Mary Norcott Bryan is born in New Bern. Bryan's memoir, A Grandmother's Recollections of Dixie (1912?), offers a wide-ranging, sometimes sentimental description of an antebellum southerner's perspective on her land, history, and culture. The work is presented as a collection of letters to her grandchildren. In these letters, Bryan remembers being a refugee during the Civil War, and paints a grim picture of Reconstruction, which she believed was worse than the war itself. Her letters also include anecdotes from North Carolina history.

Georgia physician Crawford Long begins experimenting with controlled doses of ether to provide painless surgery.

Harriet Jacobs, an Edenton slave, is smuggled aboard a ship to escape slavery after spending seven years hiding in a tiny attic room in her grandmother’s house. She escapes to New York, where she buys the freedom of her children. She later writes Incidents in the Life of a Slave Girl.

Saint Mary’s School for girls opens in Raleigh and has been in continuous operation since this time. It is associated with the Episcopal Church.

William Woods Holden becomes editor of Raleigh’s North-Carolina Standard. He will lead the Standard to become the state’s top Democratic Party newspaper by using it to defend “the common people.” 

Charles Dickens publishes A Christmas Carol in America.

Charles Goodyear patents his process of vulcanizing rubber, which makes it useful at all normal temperatures. He now advocates using rubber for everything from clothing to bathtubs!

May 24, 1844
Samuel F. B. Morse sends a message from Washington, D.C., to Baltimore, Maryland, by using a new invention called a telegraphic apparatus, later shortened to telegraph.

North Carolina opens a school for the deaf and mute.

Edgar Allan Poe publishes two of his most successful collections: Tales, which includes “The Fall of the House of Usher” and “The Murders in the Rue Morgue,” and The Raven and Other Poems.

William Alexander Graham (Whig) serves as governor. Even during this time, feelings are strong on both sides of the North-South debates over slavery and other sectional issues. Graham favors the unionist arm (in favor of keeping the United States together) of the Whig Party, even though he owns three plantations worked by slave labor. In 1852, he will be nominated as the Whig vice presidential candidate, and after Abraham Lincoln’s election in 1860, Graham will urge North Carolinians to remain in the Union and rely on the federal Constitution to protect their rights. Unable to stand entirely behind either the Union or the Confederacy, Graham will stand out as a states’ rights supporter and opponent of Confederate president Jefferson Davis even while serving as a Confederate senator.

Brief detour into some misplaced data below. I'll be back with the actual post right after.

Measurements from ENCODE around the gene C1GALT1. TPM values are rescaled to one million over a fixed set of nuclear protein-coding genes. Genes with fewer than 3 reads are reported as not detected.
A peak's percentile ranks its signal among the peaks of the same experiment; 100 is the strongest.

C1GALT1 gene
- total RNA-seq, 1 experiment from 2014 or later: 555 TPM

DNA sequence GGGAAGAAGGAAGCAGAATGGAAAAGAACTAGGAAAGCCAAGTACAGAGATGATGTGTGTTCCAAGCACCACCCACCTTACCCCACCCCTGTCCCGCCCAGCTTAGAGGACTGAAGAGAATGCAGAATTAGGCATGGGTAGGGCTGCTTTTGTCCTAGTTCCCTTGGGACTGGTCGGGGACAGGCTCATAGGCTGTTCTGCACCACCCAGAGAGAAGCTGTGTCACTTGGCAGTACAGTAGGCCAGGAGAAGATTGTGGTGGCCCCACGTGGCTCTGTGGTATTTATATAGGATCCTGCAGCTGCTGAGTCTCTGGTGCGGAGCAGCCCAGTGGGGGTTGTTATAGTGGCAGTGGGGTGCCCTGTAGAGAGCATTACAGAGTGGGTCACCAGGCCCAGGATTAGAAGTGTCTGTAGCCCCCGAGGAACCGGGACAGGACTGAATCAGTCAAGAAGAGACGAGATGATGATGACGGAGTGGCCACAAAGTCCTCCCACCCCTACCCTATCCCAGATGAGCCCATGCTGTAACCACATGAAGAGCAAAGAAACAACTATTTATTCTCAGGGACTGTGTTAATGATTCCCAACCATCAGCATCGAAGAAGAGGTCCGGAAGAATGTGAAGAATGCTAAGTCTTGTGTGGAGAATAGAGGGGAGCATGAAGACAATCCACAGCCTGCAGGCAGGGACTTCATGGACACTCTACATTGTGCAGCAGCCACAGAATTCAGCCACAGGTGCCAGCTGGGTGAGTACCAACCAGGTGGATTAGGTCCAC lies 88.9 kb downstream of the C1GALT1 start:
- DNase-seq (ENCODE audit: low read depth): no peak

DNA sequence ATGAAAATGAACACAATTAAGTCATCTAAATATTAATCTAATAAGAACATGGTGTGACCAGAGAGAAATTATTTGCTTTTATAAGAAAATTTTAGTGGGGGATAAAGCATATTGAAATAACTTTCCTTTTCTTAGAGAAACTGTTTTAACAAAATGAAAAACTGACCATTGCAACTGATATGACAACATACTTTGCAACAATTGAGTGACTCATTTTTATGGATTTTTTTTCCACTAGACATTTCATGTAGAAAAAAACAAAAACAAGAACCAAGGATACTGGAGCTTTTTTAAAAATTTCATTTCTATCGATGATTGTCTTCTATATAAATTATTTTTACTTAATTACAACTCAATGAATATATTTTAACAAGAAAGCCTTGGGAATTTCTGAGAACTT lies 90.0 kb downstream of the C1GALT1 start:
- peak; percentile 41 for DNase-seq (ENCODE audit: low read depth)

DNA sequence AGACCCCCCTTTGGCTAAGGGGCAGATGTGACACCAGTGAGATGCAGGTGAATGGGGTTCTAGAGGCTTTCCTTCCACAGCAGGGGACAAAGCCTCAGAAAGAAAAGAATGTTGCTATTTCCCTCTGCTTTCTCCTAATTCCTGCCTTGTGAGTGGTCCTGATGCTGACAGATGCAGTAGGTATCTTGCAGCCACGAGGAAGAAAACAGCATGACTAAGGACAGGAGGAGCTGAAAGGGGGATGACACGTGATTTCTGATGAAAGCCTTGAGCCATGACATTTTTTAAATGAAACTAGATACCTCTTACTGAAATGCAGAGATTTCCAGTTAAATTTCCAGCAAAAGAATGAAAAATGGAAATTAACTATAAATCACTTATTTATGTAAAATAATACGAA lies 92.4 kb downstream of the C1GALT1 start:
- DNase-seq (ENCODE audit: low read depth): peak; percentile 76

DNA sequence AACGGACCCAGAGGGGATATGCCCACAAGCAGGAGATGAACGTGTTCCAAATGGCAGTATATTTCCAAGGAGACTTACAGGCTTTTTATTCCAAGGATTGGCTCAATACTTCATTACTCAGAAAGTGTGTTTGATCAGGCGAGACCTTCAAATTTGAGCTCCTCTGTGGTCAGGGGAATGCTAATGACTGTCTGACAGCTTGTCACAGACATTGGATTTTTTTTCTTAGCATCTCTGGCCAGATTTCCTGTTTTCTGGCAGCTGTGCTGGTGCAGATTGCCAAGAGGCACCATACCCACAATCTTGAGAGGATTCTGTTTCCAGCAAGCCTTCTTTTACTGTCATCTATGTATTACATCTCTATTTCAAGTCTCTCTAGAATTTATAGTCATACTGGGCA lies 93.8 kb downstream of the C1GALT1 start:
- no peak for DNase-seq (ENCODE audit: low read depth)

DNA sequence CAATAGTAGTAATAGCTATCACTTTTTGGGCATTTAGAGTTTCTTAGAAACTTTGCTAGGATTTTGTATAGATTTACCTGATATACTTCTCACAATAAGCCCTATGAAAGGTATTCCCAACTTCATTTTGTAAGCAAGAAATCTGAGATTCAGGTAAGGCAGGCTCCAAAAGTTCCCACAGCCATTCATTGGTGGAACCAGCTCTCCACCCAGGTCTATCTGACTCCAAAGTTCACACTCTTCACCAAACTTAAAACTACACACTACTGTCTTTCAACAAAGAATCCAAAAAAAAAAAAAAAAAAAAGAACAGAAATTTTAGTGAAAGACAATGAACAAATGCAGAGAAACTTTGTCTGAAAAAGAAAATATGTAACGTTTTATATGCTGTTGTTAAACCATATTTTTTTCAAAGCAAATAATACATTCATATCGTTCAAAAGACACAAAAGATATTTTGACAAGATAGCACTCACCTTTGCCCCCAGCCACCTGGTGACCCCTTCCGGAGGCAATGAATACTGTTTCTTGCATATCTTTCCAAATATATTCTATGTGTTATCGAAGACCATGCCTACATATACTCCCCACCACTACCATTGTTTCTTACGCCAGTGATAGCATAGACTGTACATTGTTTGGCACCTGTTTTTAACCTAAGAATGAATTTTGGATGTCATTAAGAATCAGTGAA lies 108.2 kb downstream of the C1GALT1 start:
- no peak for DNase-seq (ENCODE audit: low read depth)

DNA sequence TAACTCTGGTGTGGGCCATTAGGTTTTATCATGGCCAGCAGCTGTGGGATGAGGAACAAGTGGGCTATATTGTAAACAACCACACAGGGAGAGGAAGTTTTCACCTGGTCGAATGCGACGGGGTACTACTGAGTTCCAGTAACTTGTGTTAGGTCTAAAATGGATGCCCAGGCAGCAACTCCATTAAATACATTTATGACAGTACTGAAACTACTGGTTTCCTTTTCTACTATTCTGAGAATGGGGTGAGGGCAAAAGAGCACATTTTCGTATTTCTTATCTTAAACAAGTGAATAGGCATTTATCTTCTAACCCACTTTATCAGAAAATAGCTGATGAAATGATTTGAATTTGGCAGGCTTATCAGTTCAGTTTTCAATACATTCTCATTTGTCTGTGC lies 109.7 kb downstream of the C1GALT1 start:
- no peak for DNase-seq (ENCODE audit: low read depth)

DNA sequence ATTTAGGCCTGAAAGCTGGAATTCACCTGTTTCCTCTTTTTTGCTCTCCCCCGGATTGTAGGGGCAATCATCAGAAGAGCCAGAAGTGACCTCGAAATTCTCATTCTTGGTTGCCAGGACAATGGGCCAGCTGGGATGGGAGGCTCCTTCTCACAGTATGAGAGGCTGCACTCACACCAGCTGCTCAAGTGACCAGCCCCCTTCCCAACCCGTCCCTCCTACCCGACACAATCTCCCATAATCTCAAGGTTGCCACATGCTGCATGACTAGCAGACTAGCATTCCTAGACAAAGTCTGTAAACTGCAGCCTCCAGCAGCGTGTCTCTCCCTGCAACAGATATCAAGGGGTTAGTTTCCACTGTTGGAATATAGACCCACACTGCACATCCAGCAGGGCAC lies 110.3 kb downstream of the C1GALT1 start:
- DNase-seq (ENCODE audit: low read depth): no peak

As president, North Carolina– born James Knox Polk (Democrat) fulfills the United States dream of Manifest Destiny by promoting the annexation of Texas, winning the Mexican Cession, and gaining control of the Oregon Country south of 49° north latitude (the forty-ninth parallel). The nation now stretches from the Atlantic Ocean to the Pacific.

March 3, 1845
Florida becomes the twenty-seventh state.

December 29, 1845
After years as an independent republic (see 1836), Texas becomes the twenty-eighth state and ignites the final spark that starts the Mexican War.

Congress establishes the Smithsonian Institution in Washington, D.C.

The Eastern Exchange Hotel opens in Boston, Massachusetts. It is the first public building heated by steam.

General Zachary Taylor (see also 1849–1850) commands American forces in the Mexican War. In the Treaty of Guadalupe Hidalgo that ends the war, the United States settles disputes over the southern border of Texas and gains lands that will eventually form the southwestern states. The victory has a sour note, though—northerners do not want these new lands open for slavery, southerners do.

December 28, 1846
Iowa becomes the twenty-ninth state.

Dorothea Dix visits North Carolina and, with the assistance of state legislator James C. Dobbin and his wife, Louisa, manages to persuade the state to construct a state hospital for the “insane.”  The asylum will open in 1856.

July 19–20: The world’s first women's rights convention is held in Seneca Falls, New York. A Declaration of Sentiments and Resolutions is debated and ultimately signed by 68 women and 32 men, setting the agenda for the women's rights movement that follows.

When the Treaty of Guadalupe Hidalgo brings the Southwest under U.S. law, married women living in the region lose their property rights and can no longer enter into contracts, sue in court, or operate their own businesses.

Astronomer Maria Mitchell becomes the first woman elected to the American Academy of Arts and Sciences; almost a century passes before a second woman is elected.

Dorothea Dix spends three months in North Carolina studying the treatment of the unfortunate and lobbying the state government to build a hospital for the mentally ill. Her persistence and persuasion are rewarded in 1856, when the state legislature makes its first appropriation to a hospital for the insane.

North Carolina legislators reduce the number of crimes punishable by death from twenty-eight to twelve. These “capital” crimes still include murder, arson, burglary, dueling, and stealing a slave or a horse. Other crimes are now punishable by mutilation, jailing, branding, flogging, and stocking.